Saab is in trouble. That's been clear for a long while now. Just how much trouble
has come into focus in the last few weeks. Now, Saab has decided to license its core next-generation sedan architecture to a "special purpose" vehicle company called Swedish Automobile coöperatief U.A. (SPV).
The Phoenix architecture
is what Saab had been planning to build its next 9-3
on, eventually moving its 9-5 and 9-4X crossover to the platform as well. Even the proposed 9-2 could be built, should Saab survive, on a smaller version of the architecture.
Based loosely on GM's Epsilon platform, which is the basis for the current 9-3, the Phoenix architecture makes some alterations: it's longer, wider, and lower, with a new rear axle type and many technological upgrades.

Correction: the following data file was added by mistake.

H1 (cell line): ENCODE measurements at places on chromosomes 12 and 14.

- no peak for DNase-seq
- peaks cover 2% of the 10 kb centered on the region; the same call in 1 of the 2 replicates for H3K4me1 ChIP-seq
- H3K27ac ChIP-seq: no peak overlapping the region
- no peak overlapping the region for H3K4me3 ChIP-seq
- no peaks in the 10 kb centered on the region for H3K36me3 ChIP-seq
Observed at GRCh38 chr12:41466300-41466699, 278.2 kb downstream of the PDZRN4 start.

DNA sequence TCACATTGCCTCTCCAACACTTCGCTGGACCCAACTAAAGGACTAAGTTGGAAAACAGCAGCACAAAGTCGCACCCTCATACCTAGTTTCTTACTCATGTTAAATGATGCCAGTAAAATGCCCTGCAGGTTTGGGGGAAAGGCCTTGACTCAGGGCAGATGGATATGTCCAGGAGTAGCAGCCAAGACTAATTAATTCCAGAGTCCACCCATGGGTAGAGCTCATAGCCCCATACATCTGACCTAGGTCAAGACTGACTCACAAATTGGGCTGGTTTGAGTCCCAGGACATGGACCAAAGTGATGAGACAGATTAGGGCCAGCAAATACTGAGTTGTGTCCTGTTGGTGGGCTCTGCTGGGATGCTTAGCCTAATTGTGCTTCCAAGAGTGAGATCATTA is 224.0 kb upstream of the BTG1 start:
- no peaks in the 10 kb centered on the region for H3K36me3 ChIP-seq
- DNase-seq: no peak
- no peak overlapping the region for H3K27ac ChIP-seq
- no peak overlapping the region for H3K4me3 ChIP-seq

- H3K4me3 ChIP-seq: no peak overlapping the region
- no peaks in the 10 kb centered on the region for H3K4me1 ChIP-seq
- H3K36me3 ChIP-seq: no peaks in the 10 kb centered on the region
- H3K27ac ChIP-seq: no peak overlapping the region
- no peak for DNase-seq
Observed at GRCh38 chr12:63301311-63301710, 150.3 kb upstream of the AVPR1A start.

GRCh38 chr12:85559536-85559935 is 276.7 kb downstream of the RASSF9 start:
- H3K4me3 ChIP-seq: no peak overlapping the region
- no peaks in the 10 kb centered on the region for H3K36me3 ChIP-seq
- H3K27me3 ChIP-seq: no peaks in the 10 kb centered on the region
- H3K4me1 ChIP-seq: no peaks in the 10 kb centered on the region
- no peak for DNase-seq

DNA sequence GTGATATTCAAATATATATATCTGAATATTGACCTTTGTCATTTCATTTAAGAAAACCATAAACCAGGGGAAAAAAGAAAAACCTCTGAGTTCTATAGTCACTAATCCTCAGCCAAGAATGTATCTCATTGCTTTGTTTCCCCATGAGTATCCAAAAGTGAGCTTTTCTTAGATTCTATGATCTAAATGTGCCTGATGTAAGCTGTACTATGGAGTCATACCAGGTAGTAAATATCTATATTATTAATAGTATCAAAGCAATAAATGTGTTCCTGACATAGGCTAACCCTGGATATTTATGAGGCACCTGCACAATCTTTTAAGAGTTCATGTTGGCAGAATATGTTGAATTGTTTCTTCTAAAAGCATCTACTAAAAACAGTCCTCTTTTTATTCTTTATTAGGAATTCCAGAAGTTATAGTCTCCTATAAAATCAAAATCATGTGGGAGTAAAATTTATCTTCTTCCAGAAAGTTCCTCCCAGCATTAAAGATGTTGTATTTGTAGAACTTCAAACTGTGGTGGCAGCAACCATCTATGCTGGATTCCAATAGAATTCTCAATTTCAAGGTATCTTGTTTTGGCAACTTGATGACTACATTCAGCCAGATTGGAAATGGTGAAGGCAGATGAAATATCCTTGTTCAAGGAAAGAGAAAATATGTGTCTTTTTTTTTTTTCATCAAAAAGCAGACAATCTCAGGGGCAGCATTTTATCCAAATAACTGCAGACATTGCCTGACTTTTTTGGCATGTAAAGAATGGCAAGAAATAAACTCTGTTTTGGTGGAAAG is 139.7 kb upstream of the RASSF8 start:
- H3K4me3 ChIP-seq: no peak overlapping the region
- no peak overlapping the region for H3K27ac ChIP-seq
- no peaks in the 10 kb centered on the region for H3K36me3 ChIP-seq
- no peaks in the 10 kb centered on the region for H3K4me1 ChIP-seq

The license agreement for use of the Phoenix platform will transfer from SPV to Youngman, a frequent player in Saab's ongoing debt struggles, through yet another licensing agreement. Youngman has guaranteed the payment of the license price.
But looking beyond the non-exclusive licensing of the rights to the platform, Saab secures itself a healthy chunk of cash to help repay its debts to its workers and the Swedish government. Saab is still awaiting official approval of a 245 million euro ($320 million) equity investment from Youngman and Pang Da